V for Vendetta (Then: 9/10) (Now: 8/10)

Hey all, I’m doing some work over at my youtube account a lot, so I haven’t had much chance to update here a lot. Nothing too interesting in rumors going on now, Beowulf comes out tonight debuting with the Cloverfield trailer!!!!! But yeah, once I catch up over at youtube I’ll be able to breathe a little. Enjoy my old V for Vendetta review!

V for Vendetta 

V for Vendetta is just the right kind of film you would expect to have come from the minds of the Wachowski brothers, creators of the Matrix trilogy. (They wrote the screenplay for V, based off of a graphic novel.) It hearkens back to the day when we were all wowed by their perfectly put together Matrix. The first one, not the sequels. V for Vendetta combines the perfect amount of thought-provoking dialogue and plot while spicing it up with enough a**-kicking to make it a worthy action movie. This is the kind of movie that shows how graphic novels are not to be dismissed as mere comic books, but are a juicy fare of their own. It reminds us of how good adaptations can be wonderful, such as the brilliant History of Violence or the wow-inducing Sin City.

It opens with a scene in the early 21st century, that cuts back and forth between Natalie Portman’s character (Evey) and Hugo Weaving’s (V). Within ten minutes we are treated to a blindingly fast razzle-dazzle bit of action, barely lasting a minute, in which V rescues Evey from a couple of corrupt officers of the law. At this point there is a delightfully brain-tickling bit of alliteration in which V, speaking for a minute or so straight, inserts a word that begins with V every two or three words in his sentence. Not an easy thing to do with the letter V, or to speak it without making it look rehearsed, but Hugo Weaving pulls it off with his silky mastery of language that made him famous as Agent Smith.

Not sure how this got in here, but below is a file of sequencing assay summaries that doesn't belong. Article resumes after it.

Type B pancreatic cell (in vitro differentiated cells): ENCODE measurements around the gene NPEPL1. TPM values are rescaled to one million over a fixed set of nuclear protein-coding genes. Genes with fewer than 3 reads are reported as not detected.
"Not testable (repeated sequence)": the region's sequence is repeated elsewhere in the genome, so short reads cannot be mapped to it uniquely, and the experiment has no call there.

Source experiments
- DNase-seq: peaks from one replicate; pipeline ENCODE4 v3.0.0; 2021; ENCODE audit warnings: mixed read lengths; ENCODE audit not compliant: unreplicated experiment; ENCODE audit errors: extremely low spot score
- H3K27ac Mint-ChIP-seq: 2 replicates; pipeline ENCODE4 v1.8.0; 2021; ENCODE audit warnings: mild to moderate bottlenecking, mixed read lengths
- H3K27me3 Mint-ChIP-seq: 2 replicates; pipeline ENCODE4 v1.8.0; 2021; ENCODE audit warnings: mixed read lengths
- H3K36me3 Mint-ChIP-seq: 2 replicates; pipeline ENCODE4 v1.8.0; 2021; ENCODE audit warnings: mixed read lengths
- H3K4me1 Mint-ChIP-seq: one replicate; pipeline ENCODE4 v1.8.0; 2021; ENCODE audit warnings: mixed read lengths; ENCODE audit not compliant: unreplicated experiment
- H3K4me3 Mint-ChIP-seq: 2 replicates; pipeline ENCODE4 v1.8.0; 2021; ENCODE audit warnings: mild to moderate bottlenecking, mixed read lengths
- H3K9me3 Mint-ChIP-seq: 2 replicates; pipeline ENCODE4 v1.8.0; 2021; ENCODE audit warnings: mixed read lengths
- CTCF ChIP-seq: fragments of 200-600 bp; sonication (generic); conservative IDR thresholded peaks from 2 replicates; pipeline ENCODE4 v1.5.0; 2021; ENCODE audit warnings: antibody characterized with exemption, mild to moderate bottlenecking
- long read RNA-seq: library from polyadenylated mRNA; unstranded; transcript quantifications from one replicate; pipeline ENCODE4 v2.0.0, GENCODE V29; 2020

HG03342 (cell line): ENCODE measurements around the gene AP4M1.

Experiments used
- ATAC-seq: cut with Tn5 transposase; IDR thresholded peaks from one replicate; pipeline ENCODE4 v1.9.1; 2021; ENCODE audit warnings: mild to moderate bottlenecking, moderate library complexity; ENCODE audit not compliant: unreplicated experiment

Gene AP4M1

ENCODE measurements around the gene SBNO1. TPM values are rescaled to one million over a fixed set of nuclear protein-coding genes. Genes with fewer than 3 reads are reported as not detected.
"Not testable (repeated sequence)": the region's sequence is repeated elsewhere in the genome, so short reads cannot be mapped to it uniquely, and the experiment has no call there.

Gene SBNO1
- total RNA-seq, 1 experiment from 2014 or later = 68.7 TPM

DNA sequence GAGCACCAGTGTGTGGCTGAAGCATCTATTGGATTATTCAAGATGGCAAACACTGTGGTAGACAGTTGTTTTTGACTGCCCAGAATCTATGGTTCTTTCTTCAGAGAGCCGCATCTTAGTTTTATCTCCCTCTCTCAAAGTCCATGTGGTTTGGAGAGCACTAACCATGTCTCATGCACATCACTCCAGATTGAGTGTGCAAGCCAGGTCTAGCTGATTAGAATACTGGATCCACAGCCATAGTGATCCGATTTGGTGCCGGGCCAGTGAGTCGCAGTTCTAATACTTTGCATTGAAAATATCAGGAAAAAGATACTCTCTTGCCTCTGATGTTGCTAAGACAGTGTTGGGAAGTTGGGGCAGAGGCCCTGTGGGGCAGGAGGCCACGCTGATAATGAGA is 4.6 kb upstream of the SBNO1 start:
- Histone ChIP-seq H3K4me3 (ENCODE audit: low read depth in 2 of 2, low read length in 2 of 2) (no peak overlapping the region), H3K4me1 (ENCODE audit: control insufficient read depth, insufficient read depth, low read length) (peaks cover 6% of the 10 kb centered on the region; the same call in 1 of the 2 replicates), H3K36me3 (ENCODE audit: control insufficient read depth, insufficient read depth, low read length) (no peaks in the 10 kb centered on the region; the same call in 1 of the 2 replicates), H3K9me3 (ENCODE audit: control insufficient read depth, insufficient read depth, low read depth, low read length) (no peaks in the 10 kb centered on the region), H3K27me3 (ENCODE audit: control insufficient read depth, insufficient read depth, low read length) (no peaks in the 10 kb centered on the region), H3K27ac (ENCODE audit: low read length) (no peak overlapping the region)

This brings me to how great Hugo Weaving is in the movie. He is behind a mask, the mask of Guy Fawkes, a freedom figher/terrorist in England of many years ago. This mask is over his face the entire movie. Not once does he take it off. One would think that this would inhibit his acting skill, but it doesn’t even come close. He brilliantly weaves his voice to excellently communicate his character’s intent. He is undoubtedly the best thing about this movie.

The movie follows Evey’s journey as V takes her under his wing in his terrorist plots against the overly-oppressive British government, along the way, of course, brilliantly giving the audience questions about the nature of government, the rights of citizens, and so on. This is another of the high points of the movie, the way it forces to the viewer to put into question basic precepts that might not otherwise be even thought of. V for Vendetta’s basic idea can be summed up in one of V’s phrases: “People should not be afraid of their governments. Governments should be afraid of their people.” From this springs the entire plot and idea of the movie.

As for special effects, the movie is no replete with action scenes. In fact, I got far less action than I was expecting. But as I left the movie theatre, I found myself not really caring. The movie was a good movie, and I respected the filmmakers refusal to pander to trend in Hollywood today of filling up a movie with action so much that it overflows. V for Vendetta finds that delicate balance that a lot of movies do not: just enough action, and just enough dialogue. The action that you do see is quite breath-taking, bringing to the table highly stylized and cool innovations in special fx technology. The final fight scene is frenetic and flashy, and you’ll probably find yourself saying, “Wow.”

To close, V for Vendetta is perfect for people who are looking for a solid action flick with a plot that can hold up under pressure. It has a heart and a mind behind all the effects, a heart and a mind that force the viewer out of the couch-potato mindset of watching a movie simply to see some gore fly. And it is well worth a ten dollar movie ticket.


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